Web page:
SACRAMENTO — Assembly Speaker John Perez pledged Wednesday to cautiously begin restoring funding to some social programs that were slashed during the recession and said lawmakers will ask voters to approve a revised rainy day fund on the November 2014 ballot.
Having a voter-mandated savings plan and building an $8 billion budget reserve by 2017 would protect the state from future “slashes and cuts” like those that devastated state programs in recent years, said Perez, D-Los Angeles.
The combination would “finally bring an end to the spend-and-slash roller coaster budgets that we’ve seen for the last 20 years,” he said.
Perez said other priorities for his members include encouraging creation of jobs, preventing tuition increases for higher education, fighting poverty, possibly with an expansion of the federal earned income tax credit, and phasing in pre-school programs including universal transitional kindergarten for 4-year-olds.
The plan outlined by Perez on behalf of his Democratic members is the opening salvo in a budget debate expected to last until June.
Gov. Jerry Brown, a Democrat, will propose his budget next month and revise his projections in May. Spokesman H.D. Palmer said the governor’s priorities will be paying down long-term debt and building a budget reserve with the state’s anticipated surplus, which is partly a result of temporary increases in sales and income taxes approved by voters last year before conditions began improving.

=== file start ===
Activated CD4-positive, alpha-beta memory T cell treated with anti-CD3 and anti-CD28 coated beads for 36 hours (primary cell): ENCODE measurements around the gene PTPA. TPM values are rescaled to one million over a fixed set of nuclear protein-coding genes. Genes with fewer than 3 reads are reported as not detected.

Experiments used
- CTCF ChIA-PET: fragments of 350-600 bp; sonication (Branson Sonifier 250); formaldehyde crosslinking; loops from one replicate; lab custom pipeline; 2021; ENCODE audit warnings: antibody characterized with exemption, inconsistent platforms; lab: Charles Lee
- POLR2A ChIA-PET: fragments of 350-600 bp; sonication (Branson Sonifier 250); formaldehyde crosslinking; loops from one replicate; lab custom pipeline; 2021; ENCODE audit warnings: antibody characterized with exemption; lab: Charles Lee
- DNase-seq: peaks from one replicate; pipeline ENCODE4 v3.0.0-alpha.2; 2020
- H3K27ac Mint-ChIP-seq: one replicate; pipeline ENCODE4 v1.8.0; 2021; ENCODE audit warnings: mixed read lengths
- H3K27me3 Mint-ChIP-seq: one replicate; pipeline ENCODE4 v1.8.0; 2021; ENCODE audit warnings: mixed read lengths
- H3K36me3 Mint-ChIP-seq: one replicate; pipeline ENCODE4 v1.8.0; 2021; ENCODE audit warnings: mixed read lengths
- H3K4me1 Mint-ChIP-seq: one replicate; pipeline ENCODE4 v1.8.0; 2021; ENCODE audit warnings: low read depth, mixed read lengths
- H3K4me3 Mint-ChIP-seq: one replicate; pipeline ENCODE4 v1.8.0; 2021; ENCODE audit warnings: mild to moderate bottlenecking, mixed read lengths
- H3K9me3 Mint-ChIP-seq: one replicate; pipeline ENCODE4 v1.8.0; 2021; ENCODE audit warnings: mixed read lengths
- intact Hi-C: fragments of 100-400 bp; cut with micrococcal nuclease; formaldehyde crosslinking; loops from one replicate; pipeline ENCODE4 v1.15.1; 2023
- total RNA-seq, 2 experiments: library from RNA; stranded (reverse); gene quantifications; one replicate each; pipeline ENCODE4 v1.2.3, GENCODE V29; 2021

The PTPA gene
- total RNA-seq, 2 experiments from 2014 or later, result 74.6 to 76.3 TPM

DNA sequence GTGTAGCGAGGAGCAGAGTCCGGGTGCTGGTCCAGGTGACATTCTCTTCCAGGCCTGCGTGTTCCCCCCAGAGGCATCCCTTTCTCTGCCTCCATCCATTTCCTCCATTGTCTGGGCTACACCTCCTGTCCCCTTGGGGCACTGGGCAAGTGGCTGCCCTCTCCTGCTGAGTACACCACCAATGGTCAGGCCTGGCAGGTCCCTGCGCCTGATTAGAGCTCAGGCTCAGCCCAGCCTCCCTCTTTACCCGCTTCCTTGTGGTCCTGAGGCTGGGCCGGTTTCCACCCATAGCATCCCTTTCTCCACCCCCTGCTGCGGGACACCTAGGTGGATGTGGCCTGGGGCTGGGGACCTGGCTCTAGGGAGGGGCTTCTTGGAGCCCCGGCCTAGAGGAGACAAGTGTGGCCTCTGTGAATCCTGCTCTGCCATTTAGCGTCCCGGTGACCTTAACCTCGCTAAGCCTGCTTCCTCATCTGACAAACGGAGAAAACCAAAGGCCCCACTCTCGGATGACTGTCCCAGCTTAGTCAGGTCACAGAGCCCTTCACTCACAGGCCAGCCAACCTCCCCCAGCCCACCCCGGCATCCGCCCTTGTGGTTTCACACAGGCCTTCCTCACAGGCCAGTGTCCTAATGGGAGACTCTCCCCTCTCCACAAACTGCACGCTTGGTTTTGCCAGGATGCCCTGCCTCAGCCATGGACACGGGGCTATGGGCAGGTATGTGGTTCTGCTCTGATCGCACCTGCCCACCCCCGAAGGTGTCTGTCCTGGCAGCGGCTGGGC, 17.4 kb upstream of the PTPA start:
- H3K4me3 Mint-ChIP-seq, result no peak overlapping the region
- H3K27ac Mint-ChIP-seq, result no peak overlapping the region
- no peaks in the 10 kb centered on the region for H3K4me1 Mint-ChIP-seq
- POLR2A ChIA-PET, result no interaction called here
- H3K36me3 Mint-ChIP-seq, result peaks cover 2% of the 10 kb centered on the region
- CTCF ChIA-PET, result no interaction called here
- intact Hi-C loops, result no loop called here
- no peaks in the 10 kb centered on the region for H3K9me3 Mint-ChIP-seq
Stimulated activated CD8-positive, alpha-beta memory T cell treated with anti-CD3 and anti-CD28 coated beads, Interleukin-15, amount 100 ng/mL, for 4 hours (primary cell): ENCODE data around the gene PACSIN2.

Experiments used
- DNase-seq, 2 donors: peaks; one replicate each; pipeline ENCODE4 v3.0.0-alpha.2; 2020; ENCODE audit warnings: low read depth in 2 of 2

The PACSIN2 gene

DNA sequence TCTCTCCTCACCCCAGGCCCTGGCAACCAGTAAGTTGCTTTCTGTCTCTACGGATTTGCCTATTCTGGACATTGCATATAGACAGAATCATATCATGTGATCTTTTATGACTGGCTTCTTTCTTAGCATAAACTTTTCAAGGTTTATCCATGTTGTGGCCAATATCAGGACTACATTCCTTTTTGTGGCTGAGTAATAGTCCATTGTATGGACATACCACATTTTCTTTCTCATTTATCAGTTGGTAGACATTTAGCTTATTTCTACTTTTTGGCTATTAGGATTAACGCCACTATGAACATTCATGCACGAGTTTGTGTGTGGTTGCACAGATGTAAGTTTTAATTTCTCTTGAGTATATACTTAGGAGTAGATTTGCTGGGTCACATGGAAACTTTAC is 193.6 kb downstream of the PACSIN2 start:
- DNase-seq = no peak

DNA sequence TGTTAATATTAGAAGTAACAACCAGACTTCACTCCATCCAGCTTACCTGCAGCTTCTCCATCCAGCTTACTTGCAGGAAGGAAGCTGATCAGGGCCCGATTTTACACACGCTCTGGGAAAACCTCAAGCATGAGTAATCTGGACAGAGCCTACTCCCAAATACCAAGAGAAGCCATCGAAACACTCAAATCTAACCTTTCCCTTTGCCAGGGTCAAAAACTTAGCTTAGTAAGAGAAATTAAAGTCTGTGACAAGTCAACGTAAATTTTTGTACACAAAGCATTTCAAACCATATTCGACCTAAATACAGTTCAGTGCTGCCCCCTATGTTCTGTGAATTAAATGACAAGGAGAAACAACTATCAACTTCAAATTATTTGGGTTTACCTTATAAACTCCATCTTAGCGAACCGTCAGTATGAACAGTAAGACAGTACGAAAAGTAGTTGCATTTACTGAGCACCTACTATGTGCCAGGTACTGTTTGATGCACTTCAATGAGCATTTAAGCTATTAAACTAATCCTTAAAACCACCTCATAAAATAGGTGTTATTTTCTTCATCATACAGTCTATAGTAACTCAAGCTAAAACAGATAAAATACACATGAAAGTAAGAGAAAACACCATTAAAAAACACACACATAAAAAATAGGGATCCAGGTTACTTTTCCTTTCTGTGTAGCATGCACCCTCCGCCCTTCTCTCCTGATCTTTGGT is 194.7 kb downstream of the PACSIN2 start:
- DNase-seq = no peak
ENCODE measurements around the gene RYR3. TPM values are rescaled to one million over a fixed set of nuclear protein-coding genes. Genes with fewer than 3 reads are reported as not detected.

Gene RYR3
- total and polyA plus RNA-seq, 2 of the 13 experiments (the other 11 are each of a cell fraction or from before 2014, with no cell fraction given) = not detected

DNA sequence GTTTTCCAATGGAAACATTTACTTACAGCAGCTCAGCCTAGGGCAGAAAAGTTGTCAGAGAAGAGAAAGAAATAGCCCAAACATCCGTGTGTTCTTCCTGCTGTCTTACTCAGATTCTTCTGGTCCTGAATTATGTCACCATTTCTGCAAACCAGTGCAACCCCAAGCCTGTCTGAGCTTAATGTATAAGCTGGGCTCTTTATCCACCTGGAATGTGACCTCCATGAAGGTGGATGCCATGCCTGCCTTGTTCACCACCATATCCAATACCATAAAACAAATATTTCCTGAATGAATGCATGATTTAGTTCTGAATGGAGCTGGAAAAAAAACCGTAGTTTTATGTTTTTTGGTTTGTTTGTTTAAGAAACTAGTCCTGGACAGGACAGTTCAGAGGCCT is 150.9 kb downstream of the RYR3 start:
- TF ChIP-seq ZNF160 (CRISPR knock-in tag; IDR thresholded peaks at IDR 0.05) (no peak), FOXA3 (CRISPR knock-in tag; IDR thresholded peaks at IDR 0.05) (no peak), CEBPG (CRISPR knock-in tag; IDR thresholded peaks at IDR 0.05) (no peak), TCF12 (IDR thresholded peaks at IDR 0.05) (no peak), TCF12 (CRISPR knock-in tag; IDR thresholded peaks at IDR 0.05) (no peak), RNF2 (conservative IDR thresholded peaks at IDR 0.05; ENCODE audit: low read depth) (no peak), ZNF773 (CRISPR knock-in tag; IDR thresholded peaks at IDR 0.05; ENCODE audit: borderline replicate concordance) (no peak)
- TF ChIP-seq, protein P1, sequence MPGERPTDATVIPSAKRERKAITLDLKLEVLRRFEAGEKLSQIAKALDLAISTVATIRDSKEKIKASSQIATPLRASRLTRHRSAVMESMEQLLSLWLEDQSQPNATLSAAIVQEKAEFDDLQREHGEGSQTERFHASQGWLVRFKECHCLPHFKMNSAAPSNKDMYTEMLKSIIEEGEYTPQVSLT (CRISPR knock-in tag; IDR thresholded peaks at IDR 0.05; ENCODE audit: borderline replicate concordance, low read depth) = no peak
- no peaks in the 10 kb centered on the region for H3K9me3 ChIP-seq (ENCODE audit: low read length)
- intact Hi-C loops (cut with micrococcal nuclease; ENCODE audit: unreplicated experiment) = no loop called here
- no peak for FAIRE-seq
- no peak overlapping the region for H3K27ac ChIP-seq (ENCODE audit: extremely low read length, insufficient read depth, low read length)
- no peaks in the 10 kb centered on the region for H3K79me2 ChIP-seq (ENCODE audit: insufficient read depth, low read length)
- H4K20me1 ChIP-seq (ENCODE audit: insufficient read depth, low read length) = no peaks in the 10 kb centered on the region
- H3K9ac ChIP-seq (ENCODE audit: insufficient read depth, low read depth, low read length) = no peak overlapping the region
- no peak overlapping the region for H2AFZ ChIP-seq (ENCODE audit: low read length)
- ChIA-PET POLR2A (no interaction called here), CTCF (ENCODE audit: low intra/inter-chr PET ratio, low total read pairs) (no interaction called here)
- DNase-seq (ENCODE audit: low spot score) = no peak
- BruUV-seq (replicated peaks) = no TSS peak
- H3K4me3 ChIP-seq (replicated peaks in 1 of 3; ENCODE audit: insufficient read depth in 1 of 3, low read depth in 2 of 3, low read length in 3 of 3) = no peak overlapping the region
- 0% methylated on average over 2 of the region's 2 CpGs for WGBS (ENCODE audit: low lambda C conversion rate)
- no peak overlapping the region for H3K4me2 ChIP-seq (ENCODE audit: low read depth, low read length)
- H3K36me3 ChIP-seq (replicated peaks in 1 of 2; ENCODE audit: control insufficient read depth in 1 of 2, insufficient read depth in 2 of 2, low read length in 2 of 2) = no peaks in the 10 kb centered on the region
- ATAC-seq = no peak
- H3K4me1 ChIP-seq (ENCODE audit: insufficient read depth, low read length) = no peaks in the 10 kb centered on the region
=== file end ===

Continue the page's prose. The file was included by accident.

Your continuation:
The state’s independent legislative analyst last month projected annual operating surpluses approaching $10 billion a year by the 2017-18 fiscal year if current spending and revenue policies continue.
Republican legislative leaders have also urged financial prudence and paying down the billions of dollars owed to state pension funds and retiree health care. They have objected to Perez’s proposal to change the rainy day fund ballot measure negotiated by former Gov. Arnold Schwarzenegger and his fellow Republican lawmakers three years ago. Democrats shifted that Republican proposal, originally slated for the June 2012 primary, to the November 2014 general election.
With budget surpluses forecast for the first time in several years, many groups will be seeking funding for their interests next year. On Wednesday, a group of environmental and local government groups called on Brown to pay back about $500 million that was diverted to the general fund this year from the state’s cap-and-trade fund, which is intended to help reduce greenhouse gas emissions.
Brown “has actually talked a lot about the urgency of addressing climate change and we agree with him on that. Now we need him to put our money where his mouth is,” said Bill Magavern, policy director at Coalition for Clean Air.
Associated Press writer Juliet Williams contributed to this story.